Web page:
The Rockport Democrat, September 6, 1935

Article was typed as it was worded in the newspaper.

The New Rockport Lincoln Pioneer Village and Shrine To Be Enlarged by the WPA; The Plans Are Approved

Drawing of Village

The above drawing by George H. Honig, Rockport sculptor, and reproduced by courtesy of the Evansville Courier, show the proposed layout for a WPA project to enlarge the Lincoln pioneer shrine from the village, which was dedicated July 4, to include a recreation field, a lake, and an island. The project, which already has the approval of the district PWA head, John K. Jennings, would employ 106 men for four months. Federal funds amounting to $20,268 are being asked. When the project is completed Rockport will become the recreational, as well as the historical center of the Tri-State.

The Lincoln pioneer shrine begun here by the Spencer County Historical society with CWA and FERA labor, will be enlarged soon by WPA to include a lake and recreation field to complement the recently dedicated "pioneer village." Word from District Administrator John K. Jennings, states that the project has been approved locally and will be sent to Indianapolis for confirmation there.

George H. Honig, Rockport sculptor, who designed the village and drew up the new plans, estimated the project would employ 100 men for three or four months. The official request asks for 106 men and $20,268 of federal funds.

The virtually-approved project includes improvement of the recreation field and a five-acre lake at the east end of the plot of land now encircled by a half-mile race track. The 20,000 cubic yards of dirt to be excavated for the lake will be used to create an island, 200 feet in diameter, in the center of the lake, and to level off the field.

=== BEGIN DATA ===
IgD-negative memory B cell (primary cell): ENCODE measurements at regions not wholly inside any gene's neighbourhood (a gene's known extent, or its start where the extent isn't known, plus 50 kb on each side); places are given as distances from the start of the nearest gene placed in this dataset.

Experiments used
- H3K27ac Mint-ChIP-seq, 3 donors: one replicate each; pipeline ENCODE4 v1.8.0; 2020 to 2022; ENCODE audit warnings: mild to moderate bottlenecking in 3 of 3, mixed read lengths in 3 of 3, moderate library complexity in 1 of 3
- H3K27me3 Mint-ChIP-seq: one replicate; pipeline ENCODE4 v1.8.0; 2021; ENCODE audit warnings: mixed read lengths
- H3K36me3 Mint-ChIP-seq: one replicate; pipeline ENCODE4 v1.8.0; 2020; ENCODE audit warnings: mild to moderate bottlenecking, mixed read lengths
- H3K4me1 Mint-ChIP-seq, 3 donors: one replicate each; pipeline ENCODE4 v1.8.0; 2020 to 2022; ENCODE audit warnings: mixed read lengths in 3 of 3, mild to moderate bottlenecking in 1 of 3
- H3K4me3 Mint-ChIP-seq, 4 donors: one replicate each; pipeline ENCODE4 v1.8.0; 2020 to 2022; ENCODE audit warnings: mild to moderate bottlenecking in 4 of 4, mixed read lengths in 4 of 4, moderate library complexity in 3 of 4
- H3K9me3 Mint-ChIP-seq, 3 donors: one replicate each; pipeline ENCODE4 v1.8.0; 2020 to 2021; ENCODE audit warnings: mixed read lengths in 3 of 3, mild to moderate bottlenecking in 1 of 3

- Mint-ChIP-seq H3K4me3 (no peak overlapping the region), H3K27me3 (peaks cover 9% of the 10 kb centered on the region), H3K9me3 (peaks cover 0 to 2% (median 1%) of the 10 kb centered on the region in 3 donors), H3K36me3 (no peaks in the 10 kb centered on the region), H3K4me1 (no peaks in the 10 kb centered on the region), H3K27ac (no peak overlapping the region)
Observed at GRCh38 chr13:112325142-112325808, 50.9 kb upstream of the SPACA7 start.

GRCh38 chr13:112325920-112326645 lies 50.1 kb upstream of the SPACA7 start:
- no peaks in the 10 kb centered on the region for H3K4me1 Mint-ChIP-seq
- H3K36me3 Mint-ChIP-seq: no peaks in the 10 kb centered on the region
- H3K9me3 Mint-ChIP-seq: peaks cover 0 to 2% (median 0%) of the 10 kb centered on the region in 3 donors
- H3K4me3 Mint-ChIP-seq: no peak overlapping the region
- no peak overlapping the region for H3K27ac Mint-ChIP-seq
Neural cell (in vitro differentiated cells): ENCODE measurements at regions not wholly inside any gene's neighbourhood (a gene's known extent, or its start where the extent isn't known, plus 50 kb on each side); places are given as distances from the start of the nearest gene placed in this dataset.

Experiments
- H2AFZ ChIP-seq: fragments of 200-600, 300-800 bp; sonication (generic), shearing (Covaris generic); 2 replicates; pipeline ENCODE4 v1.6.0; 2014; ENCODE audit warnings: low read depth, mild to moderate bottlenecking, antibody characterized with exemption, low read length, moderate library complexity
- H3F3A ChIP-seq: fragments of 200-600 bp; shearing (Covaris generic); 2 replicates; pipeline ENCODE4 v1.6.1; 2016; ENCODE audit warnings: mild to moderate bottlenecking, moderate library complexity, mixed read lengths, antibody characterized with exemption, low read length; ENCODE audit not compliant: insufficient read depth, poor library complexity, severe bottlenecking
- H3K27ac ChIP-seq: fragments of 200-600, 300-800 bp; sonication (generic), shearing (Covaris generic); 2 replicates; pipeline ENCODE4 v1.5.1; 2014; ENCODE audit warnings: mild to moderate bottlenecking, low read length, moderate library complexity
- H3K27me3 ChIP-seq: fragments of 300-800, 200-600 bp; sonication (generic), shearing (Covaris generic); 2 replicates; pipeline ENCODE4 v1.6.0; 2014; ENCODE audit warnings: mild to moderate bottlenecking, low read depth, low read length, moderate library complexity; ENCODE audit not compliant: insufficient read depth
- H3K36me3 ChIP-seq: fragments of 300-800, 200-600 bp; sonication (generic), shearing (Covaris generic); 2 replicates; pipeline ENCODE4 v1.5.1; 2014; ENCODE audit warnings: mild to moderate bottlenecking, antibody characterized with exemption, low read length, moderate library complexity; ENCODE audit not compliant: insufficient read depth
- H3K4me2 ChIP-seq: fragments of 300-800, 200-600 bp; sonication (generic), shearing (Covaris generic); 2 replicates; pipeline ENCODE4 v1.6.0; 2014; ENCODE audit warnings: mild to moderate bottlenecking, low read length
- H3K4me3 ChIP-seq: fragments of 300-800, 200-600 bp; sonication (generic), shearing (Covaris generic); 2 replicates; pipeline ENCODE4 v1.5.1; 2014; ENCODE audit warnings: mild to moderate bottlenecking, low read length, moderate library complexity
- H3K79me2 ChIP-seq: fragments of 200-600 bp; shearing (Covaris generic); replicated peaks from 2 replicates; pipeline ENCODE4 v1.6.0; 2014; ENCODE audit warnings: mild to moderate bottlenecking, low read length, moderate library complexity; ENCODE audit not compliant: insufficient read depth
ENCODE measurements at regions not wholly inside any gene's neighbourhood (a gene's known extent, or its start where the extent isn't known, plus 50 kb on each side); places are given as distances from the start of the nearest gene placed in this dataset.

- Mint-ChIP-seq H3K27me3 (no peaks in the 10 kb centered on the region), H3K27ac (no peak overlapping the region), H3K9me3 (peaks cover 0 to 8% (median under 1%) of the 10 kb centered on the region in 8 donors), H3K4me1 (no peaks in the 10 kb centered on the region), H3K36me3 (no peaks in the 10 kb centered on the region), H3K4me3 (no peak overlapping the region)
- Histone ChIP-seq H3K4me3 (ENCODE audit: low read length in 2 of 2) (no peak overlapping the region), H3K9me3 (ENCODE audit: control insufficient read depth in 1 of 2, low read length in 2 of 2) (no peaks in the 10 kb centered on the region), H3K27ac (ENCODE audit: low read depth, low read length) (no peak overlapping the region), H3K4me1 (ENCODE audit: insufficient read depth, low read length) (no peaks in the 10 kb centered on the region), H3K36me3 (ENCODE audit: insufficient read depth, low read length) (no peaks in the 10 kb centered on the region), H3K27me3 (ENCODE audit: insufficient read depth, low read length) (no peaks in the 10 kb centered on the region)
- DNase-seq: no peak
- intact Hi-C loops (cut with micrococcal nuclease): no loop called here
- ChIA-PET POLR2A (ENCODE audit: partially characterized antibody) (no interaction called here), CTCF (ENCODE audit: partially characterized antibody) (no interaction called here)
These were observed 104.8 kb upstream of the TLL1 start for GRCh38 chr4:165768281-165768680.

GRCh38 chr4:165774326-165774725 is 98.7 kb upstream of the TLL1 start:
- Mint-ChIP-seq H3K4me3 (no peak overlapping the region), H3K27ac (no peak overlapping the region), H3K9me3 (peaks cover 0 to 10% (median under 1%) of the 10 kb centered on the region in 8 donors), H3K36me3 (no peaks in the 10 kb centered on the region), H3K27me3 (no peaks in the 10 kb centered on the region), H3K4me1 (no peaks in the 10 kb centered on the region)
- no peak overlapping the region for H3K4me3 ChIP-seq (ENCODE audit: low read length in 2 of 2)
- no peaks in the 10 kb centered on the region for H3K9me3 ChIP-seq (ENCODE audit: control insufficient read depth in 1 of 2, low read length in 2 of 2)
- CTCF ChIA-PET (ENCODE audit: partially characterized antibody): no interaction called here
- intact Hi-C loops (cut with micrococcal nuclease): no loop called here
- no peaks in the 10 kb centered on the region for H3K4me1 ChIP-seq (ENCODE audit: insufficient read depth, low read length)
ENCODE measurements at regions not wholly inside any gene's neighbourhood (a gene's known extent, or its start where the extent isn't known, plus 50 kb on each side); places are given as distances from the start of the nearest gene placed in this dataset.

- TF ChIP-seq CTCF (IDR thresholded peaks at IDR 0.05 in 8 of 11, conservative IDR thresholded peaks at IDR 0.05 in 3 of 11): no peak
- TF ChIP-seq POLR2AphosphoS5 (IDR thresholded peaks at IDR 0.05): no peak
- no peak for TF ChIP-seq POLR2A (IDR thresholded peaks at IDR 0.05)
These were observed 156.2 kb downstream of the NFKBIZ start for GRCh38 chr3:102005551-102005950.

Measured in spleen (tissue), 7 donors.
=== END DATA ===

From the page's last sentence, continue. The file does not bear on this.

Later, according to plan, a corn-cracker mill and water wheel will be erected on the island, and a replica of the Lincoln flatboat that carried the young man to New Orleans, will cross the lake between the island and a pier on the southern side of the water.

Aside from affording a floating place for the flatboat, the lake will serve as a swimming center. A 400-foot sand beach and a wading pool will be constructed on the western side of the lake, and a shelter house and dressing rooms will be built on the island, connected with the beach by a rustic bridge.

On the recreation field will be a quarter-mile track with a 100-yard straight away, encompassing a regulation baseball diamond. Bleachers seating 1,500 persons will be constructed.

Also located on the field will be tennis courts, horseshoe facilities, game playgrounds, and a merry-go-round.

Facing the lake, a row of poplar trees will be planted. Trees will also landscape the eastern and northern shores of the lake.

The pioneer village of almost a dozen buildings, dedicated July 4 at a ceremony attended by 10,000 Tri-State persons, stands at the southeast turn of the track, opposite the site of the proposed lake.

When the lake, island, and recreation field are completed, it is hoped that another project to build five more buildings in the village can be undertaken.